Sustainable democratization has to be foremost a domestic transformation based on domestic consensus. In regard to political Islam and Kurdish nationalism, which involve complex questions of identity, democratization in Turkey requires time and domestic debate. The EU and the U.S. have significant long-term interests in assisting this process by acting as firm but judicious anchors: They should avoid promoting culturally or historically essentialist values and be non-intrusive in areas with...

Murat Somer | 05 December 2006

The Post 9/11 Divergence of Europe and the United States, Fall 2006

The Post 9/11 Divergence of Europe and the United States, Fall 2006

In the aftermath of 9/11, the issue of international security gained worldwide significance and the reasons behind it have been widely interrogated. The way Turkey and EU countries positioned themselves was very dependant on their relations with the United States, public opinion in their countries and the particular governments ruling them. This paper attempts to analyze transatlantic relations after September 11, tracing the policies each followed in the run up to and following the Iraq war. ...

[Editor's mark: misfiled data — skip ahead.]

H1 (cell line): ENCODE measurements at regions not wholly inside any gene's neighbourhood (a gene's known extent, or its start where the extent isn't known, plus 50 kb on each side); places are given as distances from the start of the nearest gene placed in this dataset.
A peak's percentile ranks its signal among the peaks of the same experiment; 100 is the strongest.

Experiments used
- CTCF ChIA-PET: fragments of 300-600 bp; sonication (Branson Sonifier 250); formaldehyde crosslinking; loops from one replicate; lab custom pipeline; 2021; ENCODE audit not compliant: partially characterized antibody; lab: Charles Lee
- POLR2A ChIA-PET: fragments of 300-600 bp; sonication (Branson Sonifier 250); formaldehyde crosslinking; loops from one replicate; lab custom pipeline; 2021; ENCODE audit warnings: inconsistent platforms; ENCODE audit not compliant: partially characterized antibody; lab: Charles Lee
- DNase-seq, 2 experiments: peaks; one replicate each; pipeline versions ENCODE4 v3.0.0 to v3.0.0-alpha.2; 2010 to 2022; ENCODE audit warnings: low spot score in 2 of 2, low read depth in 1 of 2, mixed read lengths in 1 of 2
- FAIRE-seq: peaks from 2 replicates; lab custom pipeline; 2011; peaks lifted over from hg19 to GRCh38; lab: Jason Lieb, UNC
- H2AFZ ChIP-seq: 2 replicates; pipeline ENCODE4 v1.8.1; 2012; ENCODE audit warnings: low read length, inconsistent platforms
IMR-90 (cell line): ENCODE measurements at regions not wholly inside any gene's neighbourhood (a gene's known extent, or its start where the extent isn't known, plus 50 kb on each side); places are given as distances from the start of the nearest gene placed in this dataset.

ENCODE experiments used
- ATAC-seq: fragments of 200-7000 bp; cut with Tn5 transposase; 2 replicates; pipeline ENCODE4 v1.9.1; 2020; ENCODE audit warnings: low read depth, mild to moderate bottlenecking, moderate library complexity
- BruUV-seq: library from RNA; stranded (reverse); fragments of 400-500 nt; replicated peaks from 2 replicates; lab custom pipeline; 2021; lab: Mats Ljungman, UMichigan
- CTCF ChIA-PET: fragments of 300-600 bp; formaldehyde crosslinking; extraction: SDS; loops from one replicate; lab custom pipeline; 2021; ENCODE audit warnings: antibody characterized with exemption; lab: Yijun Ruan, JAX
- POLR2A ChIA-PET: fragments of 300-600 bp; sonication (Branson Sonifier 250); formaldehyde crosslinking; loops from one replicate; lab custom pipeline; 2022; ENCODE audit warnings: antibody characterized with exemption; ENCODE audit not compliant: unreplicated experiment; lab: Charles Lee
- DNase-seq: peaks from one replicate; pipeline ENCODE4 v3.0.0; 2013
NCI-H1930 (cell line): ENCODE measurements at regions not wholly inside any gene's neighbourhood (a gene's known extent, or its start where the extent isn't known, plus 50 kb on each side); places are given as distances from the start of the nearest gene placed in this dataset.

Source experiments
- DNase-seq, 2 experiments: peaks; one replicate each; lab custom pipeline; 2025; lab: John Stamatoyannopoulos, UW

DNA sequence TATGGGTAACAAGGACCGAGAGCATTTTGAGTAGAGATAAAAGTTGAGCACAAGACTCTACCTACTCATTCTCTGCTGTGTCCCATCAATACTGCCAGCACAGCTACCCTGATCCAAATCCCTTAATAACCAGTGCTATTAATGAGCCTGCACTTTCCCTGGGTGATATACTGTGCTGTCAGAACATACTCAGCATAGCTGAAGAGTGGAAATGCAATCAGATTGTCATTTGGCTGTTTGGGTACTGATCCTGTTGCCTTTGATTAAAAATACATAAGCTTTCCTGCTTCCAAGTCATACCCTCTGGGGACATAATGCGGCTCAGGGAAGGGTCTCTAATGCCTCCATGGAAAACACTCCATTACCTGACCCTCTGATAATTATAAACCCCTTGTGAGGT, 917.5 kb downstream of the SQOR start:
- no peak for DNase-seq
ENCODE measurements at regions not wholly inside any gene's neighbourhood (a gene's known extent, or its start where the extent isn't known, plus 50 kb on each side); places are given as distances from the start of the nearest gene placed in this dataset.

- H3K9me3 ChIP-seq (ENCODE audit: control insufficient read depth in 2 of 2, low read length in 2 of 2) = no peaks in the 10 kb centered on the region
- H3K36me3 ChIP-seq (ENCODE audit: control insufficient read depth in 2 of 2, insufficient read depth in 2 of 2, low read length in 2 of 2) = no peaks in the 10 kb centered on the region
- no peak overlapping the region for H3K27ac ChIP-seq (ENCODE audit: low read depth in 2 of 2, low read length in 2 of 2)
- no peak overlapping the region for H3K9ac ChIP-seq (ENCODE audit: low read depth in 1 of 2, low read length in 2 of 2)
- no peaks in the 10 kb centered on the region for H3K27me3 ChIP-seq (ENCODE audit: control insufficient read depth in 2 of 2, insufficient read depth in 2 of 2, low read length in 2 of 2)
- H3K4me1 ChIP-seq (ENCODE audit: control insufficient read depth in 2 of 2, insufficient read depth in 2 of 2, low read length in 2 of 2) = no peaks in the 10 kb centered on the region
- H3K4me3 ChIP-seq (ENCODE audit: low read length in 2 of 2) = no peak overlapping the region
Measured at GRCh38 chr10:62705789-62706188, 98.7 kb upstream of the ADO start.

Aylin Alpagut | 05 December 2006

The 9-11 War Plus 5: Looking Back and Looking Forward at U.S.-Muslim World Relations, Fall 2006

The 9-11 War Plus 5: Looking Back and Looking Forward at U.S.-Muslim World Relations, Fall 2006

Analyzing the current crisis between the U.S. and the Islamic World, the author observes that the U.S. has become isolated by its policies to the detriment of both sides of a building chasm. To win the war of ideas, the author presents an American strategy that recognizes the long-term, generational challenges that must be faced, with concrete suggestions shaped according to the nuances of the Muslim world. Please click here to read the text in full.

Peter Warren Singer | 05 December 2006

STAY CONNECTED
SIGN UP FOR NEWSLETTER
TWEETS
FACEBOOK
FROM THE DESK OF THE EDITOR
From The Desk Of The Editor This issue of TPQ comes at a time when global instability is arguably at its highest point since the end of World War II. The Western-led liberal world order that emerged in its wake, anchored by NATO and bolstered by multilateral institutions such as the European Union and the World Bank is fraying, and the principles upon which the order was founded are being undermined. Furthermore, the...
PARTNERS